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Bamenda

Prisons Programme

This programme targets prisoners in two prisons in the Bamenda area: Bamenda Central Prison and Mbengwi Principle Prison. Two staff members visit each prison every week. The counselors are most concerned about awaiting trial prisoners although they are also concerned for convicted women prisoners.

The living conditions of awaiting trial prisoners include severe overcrowding; not having sufficient space to sit or lie down, being kept manacled, no toilet facilities, poor nutrition, no medical care, fights between prisoners, and beatings at the hands of the guards. Common medical conditions treated at the prison include respiratory infections, malaria, scabies and liver problems. The clients suffer from psychosocial and psychological challenges especially those that have been tortured and are still awaiting trial. The lack of medical care leads to the complication of the problems. During prison visits, staff offer free primary health care for these and other conditions with an aim of assessing cases of torture particularly on women. In addition, the counselors provide psycho education and some frontline counselling.

Legal counseling is offered to inmates and their family members and referrals are made to a network of legal aid organizations.

The social workers have training in psychosocial work and counselling and they facilitate the development of self-help groups of traumatized women in prisons. A group approach is used in prisons through which inmates are helped to help themselves as well as share common experiences and challenges. In this case, our intervention reduces problems of individuals and families due to prolonged illegal detention which gives rise to psychosocial and mental health problems, reduces unlawful detention and arbitrary arrest which leads to ethnic conflicts and family violence.

Central Prison Bamenda, every Tuesday 1pm-3pm

Principle Prison Mbengwi every Thursday 11am-1pm

Please click here for articles on prison conditions by our clinical staff 

  

 

 Bamenda community education programme

This programme targets rural people from communities that have suffered recent civil violence and/or serious human rights violations. This is aimed at facilitating people to be able to reflect about the events that have affected their communities. Two-three staff members visit the six communities once or twice a month to hold group sessions. The content of these sessions is based on a brief assessment of the community’s needs but is typically focused on sharing information about stress and trauma. Other topics have included; coping with poverty, violence and its consequences, coping after violence, rape, children’s problems, caring for homeless children and the children of prisoners.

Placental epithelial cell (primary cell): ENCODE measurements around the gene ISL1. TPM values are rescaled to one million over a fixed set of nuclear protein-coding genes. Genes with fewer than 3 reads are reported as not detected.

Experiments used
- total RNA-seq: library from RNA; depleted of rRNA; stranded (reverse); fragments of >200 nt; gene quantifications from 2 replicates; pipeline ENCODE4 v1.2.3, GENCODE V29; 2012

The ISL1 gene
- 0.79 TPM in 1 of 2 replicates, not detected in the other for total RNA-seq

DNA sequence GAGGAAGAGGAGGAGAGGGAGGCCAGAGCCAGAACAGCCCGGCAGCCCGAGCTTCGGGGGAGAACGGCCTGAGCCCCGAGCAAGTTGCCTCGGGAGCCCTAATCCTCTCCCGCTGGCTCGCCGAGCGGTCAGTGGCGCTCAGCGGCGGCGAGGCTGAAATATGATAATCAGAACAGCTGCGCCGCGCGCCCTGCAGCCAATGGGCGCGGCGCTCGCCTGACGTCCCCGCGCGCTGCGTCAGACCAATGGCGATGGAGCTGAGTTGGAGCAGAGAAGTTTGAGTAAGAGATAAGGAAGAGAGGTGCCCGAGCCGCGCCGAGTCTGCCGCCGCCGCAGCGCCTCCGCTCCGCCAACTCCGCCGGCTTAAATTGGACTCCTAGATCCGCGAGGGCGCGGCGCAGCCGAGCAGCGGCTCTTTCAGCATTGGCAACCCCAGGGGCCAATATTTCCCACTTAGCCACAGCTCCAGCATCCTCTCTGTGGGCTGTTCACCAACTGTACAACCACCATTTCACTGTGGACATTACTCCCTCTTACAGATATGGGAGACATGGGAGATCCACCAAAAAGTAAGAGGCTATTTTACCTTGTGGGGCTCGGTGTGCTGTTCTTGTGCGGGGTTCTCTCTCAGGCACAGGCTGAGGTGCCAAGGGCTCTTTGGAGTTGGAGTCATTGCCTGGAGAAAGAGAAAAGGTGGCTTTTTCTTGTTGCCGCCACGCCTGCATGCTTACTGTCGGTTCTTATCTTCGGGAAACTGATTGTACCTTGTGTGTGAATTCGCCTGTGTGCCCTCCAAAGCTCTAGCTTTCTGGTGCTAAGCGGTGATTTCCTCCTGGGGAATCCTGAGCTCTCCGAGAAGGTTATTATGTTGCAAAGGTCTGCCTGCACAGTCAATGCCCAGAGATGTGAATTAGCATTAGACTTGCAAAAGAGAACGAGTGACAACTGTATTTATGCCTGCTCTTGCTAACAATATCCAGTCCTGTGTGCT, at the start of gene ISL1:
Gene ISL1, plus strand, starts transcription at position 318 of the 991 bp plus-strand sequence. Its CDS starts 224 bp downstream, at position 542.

These opportunities are also used to explain about CRAT and the services that the organization offers. People would have an opportunity to ask questions in the group and then many come forward on an individual basis after the meeting. Many of these would be referred to the CRAT clinic for ongoing care or support. In the community, self-help groups are also facilitated and developed. Simply put; helping clients to help themselves and share these experiences through self groups. The clients have many of the same psychosocial and psychological challenges as prisoners due to torture, rape, domestic violence, community violence, poverty etc.  The clients are offered group counseling, family counseling and individual counseling. Each client needs are assessed independently and a plan is build with them to meet their goals. As part of the plan, the client can choose whether or not to see a specialist for further support. Services are offered in ways that they are culturally appropriate and relevant to clients.

Our community intervention program reduces community problems such as prostitution which lead to unwanted pregnancy and sexually transmitted infections especially HIV and AIDS, domestic violence, conflict among families and other ethnic groups, child trafficking, poverty that drives children to steal, child abuse.

The communities we serve are all around the Bamenda area; Akossia, Alatening, Bambui, Finge, Small Babanki and Big Babanki. The average counseling per individual is an hour and for couple/family 2 hours and 3 -4 hours with a community group.

 

 

Other projects

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